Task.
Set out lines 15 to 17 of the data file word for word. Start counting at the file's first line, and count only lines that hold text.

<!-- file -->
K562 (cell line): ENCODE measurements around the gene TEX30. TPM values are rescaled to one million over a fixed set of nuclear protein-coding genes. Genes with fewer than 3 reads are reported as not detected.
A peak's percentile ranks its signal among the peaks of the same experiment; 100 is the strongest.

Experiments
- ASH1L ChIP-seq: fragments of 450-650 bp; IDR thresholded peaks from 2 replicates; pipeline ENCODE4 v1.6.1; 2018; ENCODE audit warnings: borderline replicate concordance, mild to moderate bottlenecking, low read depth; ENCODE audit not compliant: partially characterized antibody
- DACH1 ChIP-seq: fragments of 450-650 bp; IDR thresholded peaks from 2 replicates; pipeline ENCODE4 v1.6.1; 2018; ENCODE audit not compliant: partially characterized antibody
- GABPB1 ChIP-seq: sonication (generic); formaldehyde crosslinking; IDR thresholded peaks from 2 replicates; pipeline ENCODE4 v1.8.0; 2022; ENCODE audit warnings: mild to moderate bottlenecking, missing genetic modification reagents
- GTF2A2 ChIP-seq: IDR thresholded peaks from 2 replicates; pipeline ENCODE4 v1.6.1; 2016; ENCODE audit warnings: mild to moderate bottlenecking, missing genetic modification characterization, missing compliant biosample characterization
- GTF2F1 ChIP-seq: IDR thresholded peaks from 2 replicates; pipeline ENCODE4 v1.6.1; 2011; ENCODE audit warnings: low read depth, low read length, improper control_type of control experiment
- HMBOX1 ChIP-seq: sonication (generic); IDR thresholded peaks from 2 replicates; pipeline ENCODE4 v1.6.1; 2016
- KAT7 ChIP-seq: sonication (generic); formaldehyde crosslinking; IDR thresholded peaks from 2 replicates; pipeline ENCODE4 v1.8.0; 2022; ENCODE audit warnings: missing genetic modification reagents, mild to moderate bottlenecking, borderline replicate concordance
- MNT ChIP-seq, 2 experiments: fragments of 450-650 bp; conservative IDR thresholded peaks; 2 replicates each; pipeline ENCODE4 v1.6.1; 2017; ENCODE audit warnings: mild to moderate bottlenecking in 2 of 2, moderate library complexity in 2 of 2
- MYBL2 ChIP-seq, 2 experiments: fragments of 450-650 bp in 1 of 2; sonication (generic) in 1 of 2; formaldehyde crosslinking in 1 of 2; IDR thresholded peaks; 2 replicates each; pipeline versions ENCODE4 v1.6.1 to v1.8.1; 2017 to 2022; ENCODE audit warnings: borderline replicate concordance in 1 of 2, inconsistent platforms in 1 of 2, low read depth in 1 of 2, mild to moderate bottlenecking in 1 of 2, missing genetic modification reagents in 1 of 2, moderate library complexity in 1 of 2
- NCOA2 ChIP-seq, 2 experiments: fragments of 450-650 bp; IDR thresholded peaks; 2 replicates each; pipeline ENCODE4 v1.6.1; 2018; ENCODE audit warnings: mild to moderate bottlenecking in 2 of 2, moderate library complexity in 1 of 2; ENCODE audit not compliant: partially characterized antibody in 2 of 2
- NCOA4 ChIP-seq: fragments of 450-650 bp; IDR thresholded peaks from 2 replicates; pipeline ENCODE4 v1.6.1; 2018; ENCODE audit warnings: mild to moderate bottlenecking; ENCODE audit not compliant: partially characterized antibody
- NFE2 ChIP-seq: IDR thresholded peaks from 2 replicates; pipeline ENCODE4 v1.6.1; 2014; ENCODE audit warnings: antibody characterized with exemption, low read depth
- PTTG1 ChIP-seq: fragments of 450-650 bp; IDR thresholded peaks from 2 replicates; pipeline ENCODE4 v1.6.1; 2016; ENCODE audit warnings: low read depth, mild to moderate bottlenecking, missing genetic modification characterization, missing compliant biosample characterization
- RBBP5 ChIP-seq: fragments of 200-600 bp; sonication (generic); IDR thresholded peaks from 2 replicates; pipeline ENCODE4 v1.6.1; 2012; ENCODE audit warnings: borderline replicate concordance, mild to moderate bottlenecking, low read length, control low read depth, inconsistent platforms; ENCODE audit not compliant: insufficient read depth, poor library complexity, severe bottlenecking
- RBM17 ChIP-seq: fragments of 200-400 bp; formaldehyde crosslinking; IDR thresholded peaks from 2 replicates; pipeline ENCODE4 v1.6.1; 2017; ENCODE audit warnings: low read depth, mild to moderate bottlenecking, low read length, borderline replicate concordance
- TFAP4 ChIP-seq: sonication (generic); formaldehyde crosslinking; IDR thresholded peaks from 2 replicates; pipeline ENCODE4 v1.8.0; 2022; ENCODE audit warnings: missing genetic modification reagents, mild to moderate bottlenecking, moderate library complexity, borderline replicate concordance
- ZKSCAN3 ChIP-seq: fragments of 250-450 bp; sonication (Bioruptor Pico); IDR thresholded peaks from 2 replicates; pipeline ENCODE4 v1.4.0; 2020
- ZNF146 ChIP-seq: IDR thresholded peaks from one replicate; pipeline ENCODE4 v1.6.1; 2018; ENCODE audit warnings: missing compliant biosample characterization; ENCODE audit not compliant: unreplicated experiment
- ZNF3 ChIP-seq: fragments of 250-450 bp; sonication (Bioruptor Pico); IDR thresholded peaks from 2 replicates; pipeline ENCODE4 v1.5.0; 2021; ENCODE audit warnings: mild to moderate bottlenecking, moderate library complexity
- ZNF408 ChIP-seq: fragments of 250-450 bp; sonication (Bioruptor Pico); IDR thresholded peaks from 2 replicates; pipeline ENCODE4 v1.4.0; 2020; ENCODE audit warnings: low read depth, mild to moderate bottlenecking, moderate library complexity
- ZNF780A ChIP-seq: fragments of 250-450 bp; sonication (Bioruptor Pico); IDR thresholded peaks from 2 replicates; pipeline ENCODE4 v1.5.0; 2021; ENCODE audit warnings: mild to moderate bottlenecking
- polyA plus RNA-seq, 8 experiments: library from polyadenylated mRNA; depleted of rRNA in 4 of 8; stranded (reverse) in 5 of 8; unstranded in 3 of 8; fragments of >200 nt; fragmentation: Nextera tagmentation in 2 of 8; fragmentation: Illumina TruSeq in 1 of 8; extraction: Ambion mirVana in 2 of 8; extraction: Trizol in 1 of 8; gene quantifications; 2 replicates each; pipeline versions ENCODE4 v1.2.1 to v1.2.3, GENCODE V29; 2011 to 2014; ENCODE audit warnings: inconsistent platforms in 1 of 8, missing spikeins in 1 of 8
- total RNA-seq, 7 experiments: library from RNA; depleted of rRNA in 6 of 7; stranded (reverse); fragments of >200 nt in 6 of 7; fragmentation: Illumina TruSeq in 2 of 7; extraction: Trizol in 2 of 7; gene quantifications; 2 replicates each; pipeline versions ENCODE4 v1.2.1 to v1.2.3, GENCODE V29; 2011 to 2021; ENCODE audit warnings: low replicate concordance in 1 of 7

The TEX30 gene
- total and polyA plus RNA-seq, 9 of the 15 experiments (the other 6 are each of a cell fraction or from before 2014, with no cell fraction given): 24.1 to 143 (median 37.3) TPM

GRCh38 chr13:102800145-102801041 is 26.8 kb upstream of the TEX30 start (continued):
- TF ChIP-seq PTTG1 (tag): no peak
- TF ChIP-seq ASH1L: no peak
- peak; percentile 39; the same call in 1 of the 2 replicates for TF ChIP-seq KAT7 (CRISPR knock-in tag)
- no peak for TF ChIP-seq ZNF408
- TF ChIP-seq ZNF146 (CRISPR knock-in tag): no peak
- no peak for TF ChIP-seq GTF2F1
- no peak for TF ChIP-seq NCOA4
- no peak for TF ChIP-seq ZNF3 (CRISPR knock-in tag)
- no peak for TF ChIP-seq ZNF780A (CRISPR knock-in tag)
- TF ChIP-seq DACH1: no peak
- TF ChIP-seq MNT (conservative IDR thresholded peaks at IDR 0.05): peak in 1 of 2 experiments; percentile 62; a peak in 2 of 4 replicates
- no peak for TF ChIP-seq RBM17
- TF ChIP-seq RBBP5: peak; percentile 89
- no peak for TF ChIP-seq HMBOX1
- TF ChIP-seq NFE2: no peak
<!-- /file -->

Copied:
- NFE2 ChIP-seq: IDR thresholded peaks from 2 replicates; pipeline ENCODE4 v1.6.1; 2014; ENCODE audit warnings: antibody characterized with exemption, low read depth
- PTTG1 ChIP-seq: fragments of 450-650 bp; IDR thresholded peaks from 2 replicates; pipeline ENCODE4 v1.6.1; 2016; ENCODE audit warnings: low read depth, mild to moderate bottlenecking, missing genetic modification characterization, missing compliant biosample characterization
- RBBP5 ChIP-seq: fragments of 200-600 bp; sonication (generic); IDR thresholded peaks from 2 replicates; pipeline ENCODE4 v1.6.1; 2012; ENCODE audit warnings: borderline replicate concordance, mild to moderate bottlenecking, low read length, control low read depth, inconsistent platforms; ENCODE audit not compliant: insufficient read depth, poor library complexity, severe bottlenecking